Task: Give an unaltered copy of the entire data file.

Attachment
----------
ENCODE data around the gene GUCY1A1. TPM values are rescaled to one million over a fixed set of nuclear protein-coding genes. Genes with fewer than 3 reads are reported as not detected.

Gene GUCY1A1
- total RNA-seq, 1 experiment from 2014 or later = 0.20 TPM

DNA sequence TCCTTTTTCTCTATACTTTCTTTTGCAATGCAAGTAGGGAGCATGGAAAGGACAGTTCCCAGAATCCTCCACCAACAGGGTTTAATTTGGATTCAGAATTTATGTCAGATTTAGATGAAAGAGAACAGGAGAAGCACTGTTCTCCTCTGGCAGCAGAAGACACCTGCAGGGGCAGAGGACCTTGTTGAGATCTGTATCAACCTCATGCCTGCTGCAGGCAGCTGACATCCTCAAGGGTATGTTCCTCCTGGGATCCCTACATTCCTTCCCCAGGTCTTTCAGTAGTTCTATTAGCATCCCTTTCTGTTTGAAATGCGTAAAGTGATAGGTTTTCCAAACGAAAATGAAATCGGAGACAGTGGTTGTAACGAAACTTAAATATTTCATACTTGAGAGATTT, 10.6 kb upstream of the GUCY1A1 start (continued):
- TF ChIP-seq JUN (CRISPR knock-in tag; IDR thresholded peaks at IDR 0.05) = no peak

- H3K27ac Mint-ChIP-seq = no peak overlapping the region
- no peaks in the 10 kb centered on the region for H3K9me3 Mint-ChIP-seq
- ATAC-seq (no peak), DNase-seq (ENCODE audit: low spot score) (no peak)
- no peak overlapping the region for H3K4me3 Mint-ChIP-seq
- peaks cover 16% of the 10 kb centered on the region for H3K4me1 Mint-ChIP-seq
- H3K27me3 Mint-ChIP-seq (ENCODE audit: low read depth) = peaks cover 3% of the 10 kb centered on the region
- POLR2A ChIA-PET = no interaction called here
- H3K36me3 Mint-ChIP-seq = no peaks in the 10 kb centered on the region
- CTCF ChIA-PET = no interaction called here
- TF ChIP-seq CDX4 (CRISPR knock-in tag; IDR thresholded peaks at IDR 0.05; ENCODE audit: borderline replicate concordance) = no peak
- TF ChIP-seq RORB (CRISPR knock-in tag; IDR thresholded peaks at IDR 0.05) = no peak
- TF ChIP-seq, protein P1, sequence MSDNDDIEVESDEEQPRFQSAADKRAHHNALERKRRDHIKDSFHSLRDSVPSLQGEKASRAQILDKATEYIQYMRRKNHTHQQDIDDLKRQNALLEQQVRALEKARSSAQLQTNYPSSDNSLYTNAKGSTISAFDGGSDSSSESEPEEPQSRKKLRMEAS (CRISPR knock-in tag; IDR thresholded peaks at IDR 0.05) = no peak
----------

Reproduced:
ENCODE data around the gene GUCY1A1. TPM values are rescaled to one million over a fixed set of nuclear protein-coding genes. Genes with fewer than 3 reads are reported as not detected.

Gene GUCY1A1
- total RNA-seq, 1 experiment from 2014 or later = 0.20 TPM

DNA sequence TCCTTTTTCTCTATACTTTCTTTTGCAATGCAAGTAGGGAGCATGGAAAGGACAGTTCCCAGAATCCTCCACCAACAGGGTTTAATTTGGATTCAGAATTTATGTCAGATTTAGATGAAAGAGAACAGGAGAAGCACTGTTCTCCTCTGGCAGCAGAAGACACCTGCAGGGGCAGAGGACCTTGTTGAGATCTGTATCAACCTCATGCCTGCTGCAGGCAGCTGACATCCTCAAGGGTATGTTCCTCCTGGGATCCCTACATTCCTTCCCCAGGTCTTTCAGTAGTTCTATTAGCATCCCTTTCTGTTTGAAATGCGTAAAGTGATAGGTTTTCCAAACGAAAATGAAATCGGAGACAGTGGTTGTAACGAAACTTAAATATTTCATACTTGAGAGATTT, 10.6 kb upstream of the GUCY1A1 start (continued):
- TF ChIP-seq JUN (CRISPR knock-in tag; IDR thresholded peaks at IDR 0.05) = no peak

- H3K27ac Mint-ChIP-seq = no peak overlapping the region
- no peaks in the 10 kb centered on the region for H3K9me3 Mint-ChIP-seq
- ATAC-seq (no peak), DNase-seq (ENCODE audit: low spot score) (no peak)
- no peak overlapping the region for H3K4me3 Mint-ChIP-seq
- peaks cover 16% of the 10 kb centered on the region for H3K4me1 Mint-ChIP-seq
- H3K27me3 Mint-ChIP-seq (ENCODE audit: low read depth) = peaks cover 3% of the 10 kb centered on the region
- POLR2A ChIA-PET = no interaction called here
- H3K36me3 Mint-ChIP-seq = no peaks in the 10 kb centered on the region
- CTCF ChIA-PET = no interaction called here
- TF ChIP-seq CDX4 (CRISPR knock-in tag; IDR thresholded peaks at IDR 0.05; ENCODE audit: borderline replicate concordance) = no peak
- TF ChIP-seq RORB (CRISPR knock-in tag; IDR thresholded peaks at IDR 0.05) = no peak
- TF ChIP-seq, protein P1, sequence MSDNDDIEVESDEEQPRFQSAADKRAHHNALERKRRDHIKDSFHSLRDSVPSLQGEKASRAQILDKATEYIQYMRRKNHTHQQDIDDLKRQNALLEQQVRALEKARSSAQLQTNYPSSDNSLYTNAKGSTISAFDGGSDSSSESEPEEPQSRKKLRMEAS (CRISPR knock-in tag; IDR thresholded peaks at IDR 0.05) = no peak